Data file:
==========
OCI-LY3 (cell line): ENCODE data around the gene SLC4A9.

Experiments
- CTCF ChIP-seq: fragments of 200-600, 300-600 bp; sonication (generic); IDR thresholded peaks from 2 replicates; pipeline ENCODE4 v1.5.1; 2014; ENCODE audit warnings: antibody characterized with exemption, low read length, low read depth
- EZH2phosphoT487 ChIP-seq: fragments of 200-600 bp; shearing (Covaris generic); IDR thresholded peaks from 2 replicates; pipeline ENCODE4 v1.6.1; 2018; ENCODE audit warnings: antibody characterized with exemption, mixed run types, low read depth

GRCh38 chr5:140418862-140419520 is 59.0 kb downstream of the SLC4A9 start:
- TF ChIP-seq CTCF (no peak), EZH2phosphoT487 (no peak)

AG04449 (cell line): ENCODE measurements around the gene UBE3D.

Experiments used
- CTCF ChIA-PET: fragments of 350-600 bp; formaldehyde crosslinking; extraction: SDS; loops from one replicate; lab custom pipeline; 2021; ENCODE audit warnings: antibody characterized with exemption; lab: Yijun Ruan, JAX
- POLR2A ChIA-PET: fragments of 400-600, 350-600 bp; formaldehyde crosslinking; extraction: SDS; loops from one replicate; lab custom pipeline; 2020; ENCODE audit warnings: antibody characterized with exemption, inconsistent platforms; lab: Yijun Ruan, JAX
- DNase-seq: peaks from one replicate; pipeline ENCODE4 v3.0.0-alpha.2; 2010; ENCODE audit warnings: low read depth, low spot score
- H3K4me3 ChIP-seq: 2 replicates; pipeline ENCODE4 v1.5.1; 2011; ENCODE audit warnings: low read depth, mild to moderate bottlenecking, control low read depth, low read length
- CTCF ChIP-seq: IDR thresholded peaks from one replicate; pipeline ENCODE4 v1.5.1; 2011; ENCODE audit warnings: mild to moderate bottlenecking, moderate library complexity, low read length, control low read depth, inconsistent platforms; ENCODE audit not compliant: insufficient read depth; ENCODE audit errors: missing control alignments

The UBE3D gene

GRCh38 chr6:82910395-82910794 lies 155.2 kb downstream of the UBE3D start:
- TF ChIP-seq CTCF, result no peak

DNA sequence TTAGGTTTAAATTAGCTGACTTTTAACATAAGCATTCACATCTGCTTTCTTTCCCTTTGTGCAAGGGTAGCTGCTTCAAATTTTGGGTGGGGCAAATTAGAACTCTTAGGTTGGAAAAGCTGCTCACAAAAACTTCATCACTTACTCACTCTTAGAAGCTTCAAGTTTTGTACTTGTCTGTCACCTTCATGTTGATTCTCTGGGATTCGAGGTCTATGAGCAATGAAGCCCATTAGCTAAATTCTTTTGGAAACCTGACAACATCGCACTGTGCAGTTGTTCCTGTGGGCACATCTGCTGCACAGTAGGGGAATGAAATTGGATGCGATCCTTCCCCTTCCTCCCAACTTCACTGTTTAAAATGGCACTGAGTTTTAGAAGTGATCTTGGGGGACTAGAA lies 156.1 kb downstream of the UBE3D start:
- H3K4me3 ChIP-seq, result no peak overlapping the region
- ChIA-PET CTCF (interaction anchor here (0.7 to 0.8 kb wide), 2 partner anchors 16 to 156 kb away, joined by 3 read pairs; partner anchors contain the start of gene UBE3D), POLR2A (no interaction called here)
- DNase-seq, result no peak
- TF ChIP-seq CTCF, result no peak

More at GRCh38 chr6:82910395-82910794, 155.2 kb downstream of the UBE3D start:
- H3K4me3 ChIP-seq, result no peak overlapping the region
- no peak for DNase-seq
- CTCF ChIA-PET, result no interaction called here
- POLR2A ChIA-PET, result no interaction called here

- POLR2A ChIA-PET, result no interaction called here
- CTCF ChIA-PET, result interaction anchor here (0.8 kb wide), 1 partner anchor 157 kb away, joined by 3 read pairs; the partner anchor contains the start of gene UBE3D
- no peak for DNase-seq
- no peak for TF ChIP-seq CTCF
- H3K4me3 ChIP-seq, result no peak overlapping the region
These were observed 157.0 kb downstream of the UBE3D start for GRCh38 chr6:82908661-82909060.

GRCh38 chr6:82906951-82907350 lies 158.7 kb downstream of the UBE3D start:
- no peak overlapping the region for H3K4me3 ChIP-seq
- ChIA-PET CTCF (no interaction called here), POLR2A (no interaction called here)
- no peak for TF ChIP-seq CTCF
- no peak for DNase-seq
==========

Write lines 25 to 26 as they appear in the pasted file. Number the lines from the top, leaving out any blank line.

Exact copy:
- CTCF ChIA-PET, result no interaction called here
- POLR2A ChIA-PET, result no interaction called here